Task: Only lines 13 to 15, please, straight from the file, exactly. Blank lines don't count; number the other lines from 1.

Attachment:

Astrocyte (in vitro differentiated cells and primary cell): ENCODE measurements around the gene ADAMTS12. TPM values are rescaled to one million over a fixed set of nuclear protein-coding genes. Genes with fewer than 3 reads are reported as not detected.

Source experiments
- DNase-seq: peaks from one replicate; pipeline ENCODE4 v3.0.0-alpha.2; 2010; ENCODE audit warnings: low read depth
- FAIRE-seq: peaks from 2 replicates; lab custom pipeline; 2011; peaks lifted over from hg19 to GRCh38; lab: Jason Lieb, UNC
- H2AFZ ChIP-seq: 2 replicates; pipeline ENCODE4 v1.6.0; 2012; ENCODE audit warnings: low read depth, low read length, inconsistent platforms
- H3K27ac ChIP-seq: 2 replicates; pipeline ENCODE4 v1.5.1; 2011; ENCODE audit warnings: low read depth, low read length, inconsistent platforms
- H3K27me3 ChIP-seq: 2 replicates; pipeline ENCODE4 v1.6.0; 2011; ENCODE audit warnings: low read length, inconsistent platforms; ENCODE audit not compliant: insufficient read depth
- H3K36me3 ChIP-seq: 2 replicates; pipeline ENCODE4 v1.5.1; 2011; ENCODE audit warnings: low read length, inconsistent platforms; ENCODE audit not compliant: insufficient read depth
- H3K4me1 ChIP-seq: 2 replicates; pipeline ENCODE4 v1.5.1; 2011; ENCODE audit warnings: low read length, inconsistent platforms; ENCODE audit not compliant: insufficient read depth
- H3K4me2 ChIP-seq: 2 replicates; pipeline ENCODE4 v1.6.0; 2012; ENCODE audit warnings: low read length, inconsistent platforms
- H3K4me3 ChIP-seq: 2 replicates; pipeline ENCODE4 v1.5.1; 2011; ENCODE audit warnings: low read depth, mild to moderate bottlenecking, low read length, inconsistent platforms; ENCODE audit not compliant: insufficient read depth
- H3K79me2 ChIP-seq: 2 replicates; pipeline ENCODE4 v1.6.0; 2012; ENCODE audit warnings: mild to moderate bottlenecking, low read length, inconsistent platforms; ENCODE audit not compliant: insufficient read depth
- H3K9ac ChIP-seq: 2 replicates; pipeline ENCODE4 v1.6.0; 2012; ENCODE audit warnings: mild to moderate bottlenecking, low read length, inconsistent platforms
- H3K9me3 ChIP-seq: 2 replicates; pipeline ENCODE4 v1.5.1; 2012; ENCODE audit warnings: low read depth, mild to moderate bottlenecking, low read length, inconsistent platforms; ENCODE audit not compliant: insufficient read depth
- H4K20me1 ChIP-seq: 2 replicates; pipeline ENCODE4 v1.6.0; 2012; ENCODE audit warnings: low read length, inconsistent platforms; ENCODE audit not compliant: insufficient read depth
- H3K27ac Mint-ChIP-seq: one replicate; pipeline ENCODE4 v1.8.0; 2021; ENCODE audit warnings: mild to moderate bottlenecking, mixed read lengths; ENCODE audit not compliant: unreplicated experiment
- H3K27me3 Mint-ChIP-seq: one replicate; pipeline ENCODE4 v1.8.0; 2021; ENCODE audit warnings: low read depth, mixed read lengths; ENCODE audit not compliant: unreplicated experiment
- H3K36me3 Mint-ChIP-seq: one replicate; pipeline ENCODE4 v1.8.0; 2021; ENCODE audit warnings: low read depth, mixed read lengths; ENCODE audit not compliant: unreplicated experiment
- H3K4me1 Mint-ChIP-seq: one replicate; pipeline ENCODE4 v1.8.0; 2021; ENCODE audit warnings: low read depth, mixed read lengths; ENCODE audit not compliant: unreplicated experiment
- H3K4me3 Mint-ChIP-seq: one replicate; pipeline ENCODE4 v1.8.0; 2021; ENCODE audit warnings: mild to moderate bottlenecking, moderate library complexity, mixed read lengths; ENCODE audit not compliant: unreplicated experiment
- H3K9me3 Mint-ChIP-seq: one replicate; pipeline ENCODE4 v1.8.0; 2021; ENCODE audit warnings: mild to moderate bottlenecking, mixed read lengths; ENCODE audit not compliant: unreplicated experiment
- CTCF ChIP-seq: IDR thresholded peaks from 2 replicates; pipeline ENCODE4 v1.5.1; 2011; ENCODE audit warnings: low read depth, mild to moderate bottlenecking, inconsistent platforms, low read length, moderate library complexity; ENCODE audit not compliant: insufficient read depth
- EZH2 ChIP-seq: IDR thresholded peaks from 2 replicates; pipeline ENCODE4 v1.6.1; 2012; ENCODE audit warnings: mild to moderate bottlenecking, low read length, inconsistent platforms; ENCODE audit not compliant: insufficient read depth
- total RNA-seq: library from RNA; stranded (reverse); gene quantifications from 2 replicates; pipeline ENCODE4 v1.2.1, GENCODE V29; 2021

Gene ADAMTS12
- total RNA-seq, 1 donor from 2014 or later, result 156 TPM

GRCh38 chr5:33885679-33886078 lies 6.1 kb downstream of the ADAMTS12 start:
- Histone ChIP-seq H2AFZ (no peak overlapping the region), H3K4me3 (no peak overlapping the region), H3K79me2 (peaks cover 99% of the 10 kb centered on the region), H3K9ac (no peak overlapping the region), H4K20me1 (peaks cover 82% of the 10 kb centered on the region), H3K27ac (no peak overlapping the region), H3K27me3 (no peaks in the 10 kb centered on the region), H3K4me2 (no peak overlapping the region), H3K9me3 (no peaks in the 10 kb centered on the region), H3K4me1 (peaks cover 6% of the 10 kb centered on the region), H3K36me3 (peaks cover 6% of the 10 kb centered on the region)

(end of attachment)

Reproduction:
- H3K9ac ChIP-seq: 2 replicates; pipeline ENCODE4 v1.6.0; 2012; ENCODE audit warnings: mild to moderate bottlenecking, low read length, inconsistent platforms
- H3K9me3 ChIP-seq: 2 replicates; pipeline ENCODE4 v1.5.1; 2012; ENCODE audit warnings: low read depth, mild to moderate bottlenecking, low read length, inconsistent platforms; ENCODE audit not compliant: insufficient read depth
- H4K20me1 ChIP-seq: 2 replicates; pipeline ENCODE4 v1.6.0; 2012; ENCODE audit warnings: low read length, inconsistent platforms; ENCODE audit not compliant: insufficient read depth